BootsnAll Travel Network



Clothes shopping, yeaaaaaaaaa!!!!!!!!!!

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I am not a big shopper. I don´t hate shopping, actually I do hate shopping, I just don´t mind going to the shopping mall, if it entails air conditioning, Dairy Queen softies, and pretty local girls. The necessity of going because you need something also makes it okay, as long as the aforementioned can be done quickly and efficiently while picking up the priorily mentioned and getting the hell out of there.

Shopping came up in Bangkok because, well, I am 1.5 steps off of being that homeless guy you try and not make eye contact with. I am still wearing some clothes that I had before this trip even started (one pair of socks, my swimming trunks) and others ranging up to a year ago (I purchased a t-shirt, shorts,and boxers, when I first arrived in Bangkok). Outside of that the clothes I have range from five to one years old (fleece jacket-Chile, s/s shirt-India, Jeans-Egypt, l/s shirt- Mozambique, socks-Nepal, sweat pants-Peru, boots/sandals-nepal, tank top- India.) In general, I am a bit rough and while traveling it is okay, but when you slow down and spend some time in a city or you want to go out, the roughness pervades. Riding by motorcycle creates an all new dirtiness and including the oil stains further reduces your respectability of coming from a first world country.

When I left on the trip, I shipped a couple of suits and pretty much nothing else clothes wise. If I went home one of my first stops would have to be a shopping mall and I don´t know if that would be psychologically prudent. The other reason for shopping in Bangkok is that supposedly this is a shopping Mecca as it is deep in the heart of the clothing import/export business and you are supposed to be able to get things cheap also with the benefits of getting knock offs as well.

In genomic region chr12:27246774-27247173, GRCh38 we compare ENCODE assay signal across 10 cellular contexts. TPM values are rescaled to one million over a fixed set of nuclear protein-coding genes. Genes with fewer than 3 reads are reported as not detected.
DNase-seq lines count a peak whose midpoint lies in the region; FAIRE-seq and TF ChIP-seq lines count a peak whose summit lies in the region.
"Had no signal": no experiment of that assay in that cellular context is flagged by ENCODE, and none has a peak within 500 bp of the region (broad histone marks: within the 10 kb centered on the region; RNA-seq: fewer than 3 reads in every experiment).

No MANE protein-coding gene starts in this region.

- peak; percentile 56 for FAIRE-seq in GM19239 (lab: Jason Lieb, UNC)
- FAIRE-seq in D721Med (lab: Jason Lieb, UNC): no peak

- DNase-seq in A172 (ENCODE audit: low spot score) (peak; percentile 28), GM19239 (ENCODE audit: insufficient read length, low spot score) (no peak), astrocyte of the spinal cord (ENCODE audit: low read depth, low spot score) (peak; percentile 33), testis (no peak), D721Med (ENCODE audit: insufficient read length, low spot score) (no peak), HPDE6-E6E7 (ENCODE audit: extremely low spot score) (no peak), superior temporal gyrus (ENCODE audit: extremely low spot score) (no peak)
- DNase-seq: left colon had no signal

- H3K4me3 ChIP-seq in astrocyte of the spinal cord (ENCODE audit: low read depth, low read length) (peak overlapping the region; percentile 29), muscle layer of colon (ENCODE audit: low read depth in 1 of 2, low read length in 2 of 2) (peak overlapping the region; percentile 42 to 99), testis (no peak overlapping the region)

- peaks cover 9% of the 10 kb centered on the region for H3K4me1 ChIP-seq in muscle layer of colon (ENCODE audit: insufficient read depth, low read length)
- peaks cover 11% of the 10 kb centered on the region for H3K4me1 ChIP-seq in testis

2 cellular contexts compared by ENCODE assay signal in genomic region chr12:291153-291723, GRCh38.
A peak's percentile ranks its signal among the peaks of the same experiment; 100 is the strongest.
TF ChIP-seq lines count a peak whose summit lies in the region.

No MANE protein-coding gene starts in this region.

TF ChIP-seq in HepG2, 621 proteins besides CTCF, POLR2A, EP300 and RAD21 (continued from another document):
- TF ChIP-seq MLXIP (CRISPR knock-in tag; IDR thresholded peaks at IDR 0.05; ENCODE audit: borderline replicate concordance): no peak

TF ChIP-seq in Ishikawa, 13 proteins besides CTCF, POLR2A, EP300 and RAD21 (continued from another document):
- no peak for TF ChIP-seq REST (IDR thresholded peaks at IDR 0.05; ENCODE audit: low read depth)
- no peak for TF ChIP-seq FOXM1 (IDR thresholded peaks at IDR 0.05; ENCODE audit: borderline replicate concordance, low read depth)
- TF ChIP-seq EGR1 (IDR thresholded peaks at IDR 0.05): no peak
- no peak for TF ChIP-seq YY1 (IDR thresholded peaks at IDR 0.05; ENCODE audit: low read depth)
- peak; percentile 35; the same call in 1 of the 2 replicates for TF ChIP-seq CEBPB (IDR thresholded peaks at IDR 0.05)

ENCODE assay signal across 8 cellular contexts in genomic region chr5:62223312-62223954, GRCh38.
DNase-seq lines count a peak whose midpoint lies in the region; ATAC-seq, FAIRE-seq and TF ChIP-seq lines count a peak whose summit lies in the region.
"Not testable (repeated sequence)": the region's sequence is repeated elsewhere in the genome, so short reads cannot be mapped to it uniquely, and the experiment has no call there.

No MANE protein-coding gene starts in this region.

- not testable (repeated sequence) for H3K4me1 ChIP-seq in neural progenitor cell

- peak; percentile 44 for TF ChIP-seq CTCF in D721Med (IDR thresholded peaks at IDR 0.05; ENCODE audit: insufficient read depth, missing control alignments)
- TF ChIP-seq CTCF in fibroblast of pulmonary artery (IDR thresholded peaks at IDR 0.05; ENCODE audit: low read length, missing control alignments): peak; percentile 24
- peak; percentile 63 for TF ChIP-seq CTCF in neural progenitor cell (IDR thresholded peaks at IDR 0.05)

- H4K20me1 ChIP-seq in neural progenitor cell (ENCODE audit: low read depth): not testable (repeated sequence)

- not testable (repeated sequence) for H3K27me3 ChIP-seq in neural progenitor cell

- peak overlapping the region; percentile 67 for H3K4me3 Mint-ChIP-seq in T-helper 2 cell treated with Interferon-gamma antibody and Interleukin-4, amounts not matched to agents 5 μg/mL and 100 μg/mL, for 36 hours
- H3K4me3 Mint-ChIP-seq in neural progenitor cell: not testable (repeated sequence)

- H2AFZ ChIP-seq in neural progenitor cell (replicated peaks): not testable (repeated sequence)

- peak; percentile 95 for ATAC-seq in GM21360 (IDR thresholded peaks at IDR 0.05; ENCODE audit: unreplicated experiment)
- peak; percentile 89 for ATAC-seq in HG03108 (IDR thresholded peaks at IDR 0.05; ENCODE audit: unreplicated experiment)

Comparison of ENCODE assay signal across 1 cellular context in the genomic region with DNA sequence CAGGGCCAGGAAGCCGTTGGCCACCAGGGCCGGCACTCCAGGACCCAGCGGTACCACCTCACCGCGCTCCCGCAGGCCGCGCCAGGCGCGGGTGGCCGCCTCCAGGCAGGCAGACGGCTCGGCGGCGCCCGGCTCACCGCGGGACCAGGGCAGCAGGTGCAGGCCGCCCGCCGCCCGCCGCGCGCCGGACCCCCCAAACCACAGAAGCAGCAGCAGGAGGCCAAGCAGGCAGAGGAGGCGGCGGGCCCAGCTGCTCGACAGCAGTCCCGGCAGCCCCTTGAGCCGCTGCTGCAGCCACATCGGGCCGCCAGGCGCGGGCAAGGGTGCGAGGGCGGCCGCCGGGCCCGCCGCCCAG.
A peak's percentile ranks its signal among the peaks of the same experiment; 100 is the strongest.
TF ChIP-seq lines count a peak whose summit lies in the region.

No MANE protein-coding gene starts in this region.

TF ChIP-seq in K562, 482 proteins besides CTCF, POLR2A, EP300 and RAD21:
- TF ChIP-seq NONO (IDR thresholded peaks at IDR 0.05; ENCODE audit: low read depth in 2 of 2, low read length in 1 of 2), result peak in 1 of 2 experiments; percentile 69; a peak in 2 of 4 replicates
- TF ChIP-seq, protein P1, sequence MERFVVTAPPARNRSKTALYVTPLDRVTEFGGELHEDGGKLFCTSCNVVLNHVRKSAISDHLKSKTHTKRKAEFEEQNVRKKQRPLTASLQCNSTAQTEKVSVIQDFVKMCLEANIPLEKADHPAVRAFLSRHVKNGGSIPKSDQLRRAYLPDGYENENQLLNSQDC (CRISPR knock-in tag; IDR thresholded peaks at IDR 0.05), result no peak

Traveling I can do. Shopping I am horrible. On top of that I hate getting ripped off and shopping here involves visiting markets and malls where the price is very negotiable. Negotiating is fine if you know somethings value, but how much do you pay for something when you have no clue what the going price is. Usually when I am visiting markets it is fairly painless and I take a somewhat non-chalant perspective about all the going ons, but that is based on the fact that I don´t want anything. Needing to buy something and having to go to the market, find it, and negotiate a price is horrid.

What I needed was a complete new wardrobe. The plan was to buy pretty much all that I would need, box it, ship it home, and when I got home I would have a few outfits to wear and no further shopping needing to be done (outside of maybe going to Target (Target stain-proof plain front dark khaki pants are the ideal traveling pants)). As the previous post related, the first few days in Bangkok were relegated to computer repairs so the only clothes shopping things I did was to become familiar with the shopping area around the Prantip Mall.

The options were abundant. Basically, there are shopping areas set up throughout Bangkok. Modern skyscraper shopping malls, old school concrete shopping centers, day markets, night markets, weekend markets, stalls, department stores, and neighborhoods with a mix of all. Shopaholics reading this are probably getting amped. All of these categories are mixed throughout the city. Fortunately for me, having Amo made the transport somewhat easier although I was hesitant about driving around the city as I was so close to finishing Asia that it was almost guaranteed I would get run over by a bus.